05/01/2010 05:12 am ET | Updated May 25, 2011

The Courage of Our Convictions

My grandparents came to America in the first half of the last century. They came without any money or political connections. They came for the same reason so many people do -- to create a better life for themselves and their children.

My father's parents opened a small grocery store in Schenectady, New York; they lived in an apartment above it while my dad was growing up. Hundreds of fellow immigrants found their way to Romanoff's Delicatessen. My grandfather Herman (a softer touch than his wife Annie) fed many customers for free during the war.

My mother's parents moved to Columbus, Ohio, where I grew up. My grandmother Rose worked as a bookkeeper and a secretary. She also found time to raise money for Project Hope, whose ships sent doctors -- including my grandfather Ben -- to treat children around the world. Dr. Ben opened a medical practice in the poorest part of town. I remember the big black bag he used to carry as he made house calls. The people he treated often couldn't afford to pay him with cash, so they would offer him food instead, or sometimes just their thanks.

My grandparents are gone now, but their memory shapes my life every day. They inspired my mother to become a social worker. They've inspired my work as well -- from the Southern Poverty Law Center to a state civil rights agency to the villages of Central America.

I first ran for the state legislature in 2000. I served there for eight years, taking up causes that needed a champion. I fought for kids in rural Colorado, so that they could go to school in buildings where the roof wasn't caving in and the floorboards weren't rotting. I fought for people with mental illness, so that their diseases wouldn't condemn them to the shadows of an underpass or a prison cell or a cemetery. I fought for the victims of domestic violence, so that they wouldn't have to forfeit their jobs or spend every night in hiding, in fear of a predator who might find out where they lived.

My colleagues elected me as minority leader in 2003 and as speaker of the House in 2005. I led the first Democratic majority in 30 years and our first back-to-back majorities in more than 40 years. I authored an Economic Recovery Plan and helped build the widest coalition in modern memory to pass it. I put together the most significant investment in school construction in state history.

I'm proud of the progress we made in Colorado. But the problems that afflict us today are too broad and too deep for a state to solve on its own. Too many Americans are losing their jobs or watching their savings slip away. Too many are paying too much for health insurance that covers too little, and too many don't have any coverage at all. And too many nations, including our own, are unable to break their addiction to fossil fuel.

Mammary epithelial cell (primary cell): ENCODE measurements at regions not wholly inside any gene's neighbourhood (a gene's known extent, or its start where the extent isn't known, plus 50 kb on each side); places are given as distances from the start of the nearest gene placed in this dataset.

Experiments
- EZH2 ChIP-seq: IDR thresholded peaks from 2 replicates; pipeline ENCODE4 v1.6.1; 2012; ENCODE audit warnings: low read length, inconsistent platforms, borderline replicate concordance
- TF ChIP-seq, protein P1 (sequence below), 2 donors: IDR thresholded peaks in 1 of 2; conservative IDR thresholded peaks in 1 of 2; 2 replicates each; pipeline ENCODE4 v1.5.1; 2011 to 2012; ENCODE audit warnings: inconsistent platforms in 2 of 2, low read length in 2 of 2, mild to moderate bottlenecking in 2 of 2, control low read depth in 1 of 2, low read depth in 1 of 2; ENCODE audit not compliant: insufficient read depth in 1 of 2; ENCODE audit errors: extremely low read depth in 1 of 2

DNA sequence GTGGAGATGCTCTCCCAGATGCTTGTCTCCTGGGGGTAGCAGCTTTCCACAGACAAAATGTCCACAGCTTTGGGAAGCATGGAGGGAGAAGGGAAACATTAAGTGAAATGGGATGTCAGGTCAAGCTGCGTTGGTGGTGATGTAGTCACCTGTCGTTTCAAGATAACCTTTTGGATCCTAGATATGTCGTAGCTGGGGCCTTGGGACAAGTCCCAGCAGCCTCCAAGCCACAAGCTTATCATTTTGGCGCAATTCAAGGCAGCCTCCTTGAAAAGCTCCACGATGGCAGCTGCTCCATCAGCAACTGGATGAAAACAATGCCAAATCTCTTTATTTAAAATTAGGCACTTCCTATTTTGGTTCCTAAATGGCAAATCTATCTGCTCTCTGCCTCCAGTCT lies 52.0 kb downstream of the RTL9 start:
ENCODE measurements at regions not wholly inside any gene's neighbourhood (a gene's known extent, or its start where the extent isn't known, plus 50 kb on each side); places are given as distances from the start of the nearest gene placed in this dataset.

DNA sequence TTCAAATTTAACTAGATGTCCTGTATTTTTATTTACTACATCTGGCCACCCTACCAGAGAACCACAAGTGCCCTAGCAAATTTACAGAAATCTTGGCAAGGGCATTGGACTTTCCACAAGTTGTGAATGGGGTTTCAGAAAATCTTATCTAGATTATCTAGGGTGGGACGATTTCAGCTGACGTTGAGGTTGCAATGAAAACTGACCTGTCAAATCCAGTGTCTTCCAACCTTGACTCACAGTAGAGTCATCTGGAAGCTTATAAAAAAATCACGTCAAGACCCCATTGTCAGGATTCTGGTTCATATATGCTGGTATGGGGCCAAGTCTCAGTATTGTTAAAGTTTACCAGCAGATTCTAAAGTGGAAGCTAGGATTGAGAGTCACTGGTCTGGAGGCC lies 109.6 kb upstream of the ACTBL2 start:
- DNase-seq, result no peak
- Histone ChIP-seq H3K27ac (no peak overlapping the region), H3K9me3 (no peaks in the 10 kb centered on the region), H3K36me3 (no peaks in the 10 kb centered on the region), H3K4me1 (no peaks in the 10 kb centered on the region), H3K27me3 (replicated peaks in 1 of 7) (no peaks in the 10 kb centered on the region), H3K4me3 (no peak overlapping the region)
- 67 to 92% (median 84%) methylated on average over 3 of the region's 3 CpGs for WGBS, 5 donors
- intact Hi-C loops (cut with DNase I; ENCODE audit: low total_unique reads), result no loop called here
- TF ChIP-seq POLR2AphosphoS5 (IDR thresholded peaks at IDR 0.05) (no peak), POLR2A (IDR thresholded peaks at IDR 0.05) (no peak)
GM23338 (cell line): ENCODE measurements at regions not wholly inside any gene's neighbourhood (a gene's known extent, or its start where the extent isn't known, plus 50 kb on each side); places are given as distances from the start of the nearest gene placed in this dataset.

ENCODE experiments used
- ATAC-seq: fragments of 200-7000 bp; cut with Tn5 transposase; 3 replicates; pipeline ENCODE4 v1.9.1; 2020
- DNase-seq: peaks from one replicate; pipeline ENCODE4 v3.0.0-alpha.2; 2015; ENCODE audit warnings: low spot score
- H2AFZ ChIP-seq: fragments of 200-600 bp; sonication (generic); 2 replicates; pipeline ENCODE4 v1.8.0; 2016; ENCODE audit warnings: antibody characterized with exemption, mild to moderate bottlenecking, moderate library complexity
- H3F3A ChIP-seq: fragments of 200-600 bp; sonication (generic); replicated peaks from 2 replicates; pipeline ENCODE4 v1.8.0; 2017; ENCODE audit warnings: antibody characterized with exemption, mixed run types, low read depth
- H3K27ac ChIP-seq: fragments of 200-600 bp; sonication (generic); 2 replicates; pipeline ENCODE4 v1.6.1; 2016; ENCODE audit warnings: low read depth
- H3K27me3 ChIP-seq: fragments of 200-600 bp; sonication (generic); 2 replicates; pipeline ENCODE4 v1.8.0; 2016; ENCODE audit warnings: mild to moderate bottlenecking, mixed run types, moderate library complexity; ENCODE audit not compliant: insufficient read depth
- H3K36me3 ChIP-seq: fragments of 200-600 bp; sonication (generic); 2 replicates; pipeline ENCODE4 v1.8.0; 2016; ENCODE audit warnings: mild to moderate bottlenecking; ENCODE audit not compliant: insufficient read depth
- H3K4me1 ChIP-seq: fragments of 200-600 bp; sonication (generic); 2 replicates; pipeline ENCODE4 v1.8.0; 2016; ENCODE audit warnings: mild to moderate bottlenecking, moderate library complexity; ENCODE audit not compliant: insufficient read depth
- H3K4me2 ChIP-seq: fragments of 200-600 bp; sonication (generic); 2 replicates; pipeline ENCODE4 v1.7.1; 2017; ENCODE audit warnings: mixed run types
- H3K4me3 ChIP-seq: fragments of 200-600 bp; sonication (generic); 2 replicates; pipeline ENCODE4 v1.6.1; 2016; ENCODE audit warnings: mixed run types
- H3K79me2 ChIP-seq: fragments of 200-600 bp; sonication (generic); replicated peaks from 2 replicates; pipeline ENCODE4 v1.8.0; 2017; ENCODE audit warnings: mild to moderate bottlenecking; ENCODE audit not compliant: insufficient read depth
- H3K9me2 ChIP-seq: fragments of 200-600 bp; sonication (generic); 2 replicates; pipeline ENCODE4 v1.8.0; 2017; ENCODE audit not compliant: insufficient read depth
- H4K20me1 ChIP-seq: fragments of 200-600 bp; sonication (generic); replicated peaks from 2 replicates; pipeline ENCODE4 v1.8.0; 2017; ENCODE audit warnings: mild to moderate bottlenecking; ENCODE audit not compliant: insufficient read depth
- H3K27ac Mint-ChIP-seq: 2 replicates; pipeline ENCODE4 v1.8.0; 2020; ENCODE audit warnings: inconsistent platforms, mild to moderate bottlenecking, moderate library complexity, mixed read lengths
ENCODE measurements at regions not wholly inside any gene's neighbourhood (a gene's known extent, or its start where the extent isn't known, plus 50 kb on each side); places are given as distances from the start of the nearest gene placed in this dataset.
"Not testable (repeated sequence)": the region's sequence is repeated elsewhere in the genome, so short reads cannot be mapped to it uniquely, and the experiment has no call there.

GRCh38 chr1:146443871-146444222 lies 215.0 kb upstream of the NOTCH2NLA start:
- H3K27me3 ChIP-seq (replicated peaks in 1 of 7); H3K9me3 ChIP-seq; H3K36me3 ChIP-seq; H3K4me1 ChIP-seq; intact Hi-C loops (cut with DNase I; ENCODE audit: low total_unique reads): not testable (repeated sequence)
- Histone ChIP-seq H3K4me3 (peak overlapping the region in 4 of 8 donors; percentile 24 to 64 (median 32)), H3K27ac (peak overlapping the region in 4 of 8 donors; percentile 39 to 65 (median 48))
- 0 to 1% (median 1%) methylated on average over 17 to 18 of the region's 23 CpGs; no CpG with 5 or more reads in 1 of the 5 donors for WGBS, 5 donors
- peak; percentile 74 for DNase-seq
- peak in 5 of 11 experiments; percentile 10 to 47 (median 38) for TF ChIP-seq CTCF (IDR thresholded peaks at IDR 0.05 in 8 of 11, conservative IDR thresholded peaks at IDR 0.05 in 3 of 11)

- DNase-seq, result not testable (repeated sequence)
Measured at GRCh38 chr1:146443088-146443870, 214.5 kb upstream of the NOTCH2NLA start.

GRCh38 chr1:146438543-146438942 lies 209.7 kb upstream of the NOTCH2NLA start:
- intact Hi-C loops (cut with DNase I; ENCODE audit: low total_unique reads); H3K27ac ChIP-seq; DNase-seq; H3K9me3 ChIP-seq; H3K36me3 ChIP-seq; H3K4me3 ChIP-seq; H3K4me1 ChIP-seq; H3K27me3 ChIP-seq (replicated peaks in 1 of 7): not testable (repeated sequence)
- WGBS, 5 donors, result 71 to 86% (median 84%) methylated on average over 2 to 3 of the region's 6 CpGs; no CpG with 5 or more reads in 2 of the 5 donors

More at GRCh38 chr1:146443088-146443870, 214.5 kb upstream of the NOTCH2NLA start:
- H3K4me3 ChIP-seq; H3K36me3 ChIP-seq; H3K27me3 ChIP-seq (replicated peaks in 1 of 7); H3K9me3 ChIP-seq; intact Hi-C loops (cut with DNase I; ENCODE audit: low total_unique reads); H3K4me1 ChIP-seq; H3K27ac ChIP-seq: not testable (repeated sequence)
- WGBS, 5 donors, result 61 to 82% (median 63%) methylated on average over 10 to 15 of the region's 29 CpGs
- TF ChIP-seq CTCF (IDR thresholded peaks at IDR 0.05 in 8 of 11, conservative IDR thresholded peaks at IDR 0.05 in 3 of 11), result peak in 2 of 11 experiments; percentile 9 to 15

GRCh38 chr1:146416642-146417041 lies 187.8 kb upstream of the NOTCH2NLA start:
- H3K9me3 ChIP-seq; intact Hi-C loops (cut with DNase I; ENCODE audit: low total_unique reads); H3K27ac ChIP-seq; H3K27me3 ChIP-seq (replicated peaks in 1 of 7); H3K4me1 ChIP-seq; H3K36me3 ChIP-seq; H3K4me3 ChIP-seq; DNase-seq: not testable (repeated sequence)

Unfortunately, Washington has become a wholly owned subsidiary of the industries it's supposed to be regulating. Too many politicians seem more interested in their own job security than in ours. Too many have become seduced by the special interests that bankroll their campaigns.

That's why some of the biggest gamblers in the world, the speculators on Wall Street, not only jeopardized our pensions and capsized our economy, they got rewarded with taxpayer-funded bonuses. That's why the nation's largest insurers and pharmaceutical companies have succeeded in protecting their profits, at our expense. And that's why polluters continue to desecrate our environment, disrupt our climate, and gut the laws that might stop them.

We can do better. We can invest in training and education, instead of leveraging our economy on financial gimmicks and foreign debt. We can cut the cost of health care and bring basic coverage within reach of every American, so that medical expenses no longer eat up our savings or force us into bankruptcy or send us to an early grave. And we can make our country less reliant on foreign oil, so that we no longer have to spill our blood or spoil our skies in order to power our planet.

None of these reforms will come to pass until we free Congress from the grip of its corporate contributors. I refuse to accept money from special-interest groups. And I will turn down federal health benefits until every citizen can get coverage.

Americans are not short on conviction. What we need are leaders with the courage to match.

To join our cause or learn more, please visit I look forward to sharing more thoughts in the months ahead -- and to hearing yours.